Early 1944, Italy: the Allied armies had been fought to a standstill by the Germans beneath the gaze of the shattered Benedictine monastery of Monte Cassino. Under leaden skies, the living clung to life, while the dead littered the landscape. Rats and carrion birds feasted on their remains; no one who fought at Cassino would ever forget its horror. By spring, the weather finally began to improve and the Allies started preparing for a renewed offensive – one they hoped would finally break through the German defences. Fresh to the theatre, the II Polish Corps was charged with capturing the monastery and prising the surrounding high ground from the enemy’s clutches. For the Polish soldiers it was an opportunity to avenge the misery and destruction the Third Reich had inflicted on their homeland. It was also a chance to earn a battle honour that would remind the world that Poland was still fighting hard for an Allied victory and, importantly, a nation free from the interference of their other sworn enemy: Joseph Stalin.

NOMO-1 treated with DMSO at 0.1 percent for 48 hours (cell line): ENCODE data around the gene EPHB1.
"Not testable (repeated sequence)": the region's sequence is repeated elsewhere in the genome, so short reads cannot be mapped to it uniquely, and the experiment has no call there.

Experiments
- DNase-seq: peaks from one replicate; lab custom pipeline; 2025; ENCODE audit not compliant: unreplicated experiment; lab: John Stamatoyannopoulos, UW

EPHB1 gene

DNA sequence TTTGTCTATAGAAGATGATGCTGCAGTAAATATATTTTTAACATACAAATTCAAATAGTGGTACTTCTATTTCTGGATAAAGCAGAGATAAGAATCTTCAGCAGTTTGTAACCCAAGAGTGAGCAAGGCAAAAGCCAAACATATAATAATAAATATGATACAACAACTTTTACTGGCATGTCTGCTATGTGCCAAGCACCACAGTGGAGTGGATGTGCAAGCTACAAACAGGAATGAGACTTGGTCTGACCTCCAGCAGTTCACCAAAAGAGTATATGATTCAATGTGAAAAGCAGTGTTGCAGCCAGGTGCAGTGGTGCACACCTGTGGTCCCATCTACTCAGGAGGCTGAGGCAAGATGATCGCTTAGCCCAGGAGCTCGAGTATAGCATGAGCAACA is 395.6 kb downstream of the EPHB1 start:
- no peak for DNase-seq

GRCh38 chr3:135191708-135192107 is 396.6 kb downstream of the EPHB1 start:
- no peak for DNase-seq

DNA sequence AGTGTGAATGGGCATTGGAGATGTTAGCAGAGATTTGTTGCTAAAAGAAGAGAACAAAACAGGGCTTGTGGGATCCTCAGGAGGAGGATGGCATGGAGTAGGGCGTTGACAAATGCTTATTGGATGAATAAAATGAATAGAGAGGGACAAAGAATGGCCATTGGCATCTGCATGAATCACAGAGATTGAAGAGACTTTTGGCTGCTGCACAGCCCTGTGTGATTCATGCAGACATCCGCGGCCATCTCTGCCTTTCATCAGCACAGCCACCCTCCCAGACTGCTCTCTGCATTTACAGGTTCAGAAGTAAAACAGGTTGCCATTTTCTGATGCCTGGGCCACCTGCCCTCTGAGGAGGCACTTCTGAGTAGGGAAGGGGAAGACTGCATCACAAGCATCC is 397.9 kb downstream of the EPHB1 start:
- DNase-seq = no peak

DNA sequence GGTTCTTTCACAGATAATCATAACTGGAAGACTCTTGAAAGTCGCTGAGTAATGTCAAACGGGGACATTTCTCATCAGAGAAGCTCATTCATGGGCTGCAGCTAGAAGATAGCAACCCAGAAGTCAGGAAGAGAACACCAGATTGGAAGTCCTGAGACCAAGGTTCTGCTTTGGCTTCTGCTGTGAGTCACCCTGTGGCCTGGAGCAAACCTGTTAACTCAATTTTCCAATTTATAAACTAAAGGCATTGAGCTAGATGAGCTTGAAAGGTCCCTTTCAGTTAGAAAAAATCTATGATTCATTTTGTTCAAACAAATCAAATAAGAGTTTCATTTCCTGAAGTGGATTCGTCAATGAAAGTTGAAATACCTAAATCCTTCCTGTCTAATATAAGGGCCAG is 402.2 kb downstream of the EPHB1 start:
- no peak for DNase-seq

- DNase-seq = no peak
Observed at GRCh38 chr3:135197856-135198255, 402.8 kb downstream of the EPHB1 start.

The lost and found
Before it had even reached the Italian theatre, the journey of the II Polish Corps had been an epic tale of endurance. The story started with Germany’s invasion of Poland in September 1939. Struggling against Hitler’s war machine, Poland was left reeling from the hammer blows, desperately hoping to stabilise the front in the east in order to buy time and spur an Allied offensive on the Western Front. These plans were rendered useless when the USSR invaded Poland on 17 September, delivering a coup de grace. While many thousands of servicemen escaped via Poland’s southern border, the bulk of her armed forces fell into enemy hands and was disbanded, with the soldiers sent home. Around 15,000 officers and non-commissioned officers (NCOs) were taken into captivity by the Soviet Union, joining border guards, personnel from other Polish organisations, and members of the intelligentsia already detained.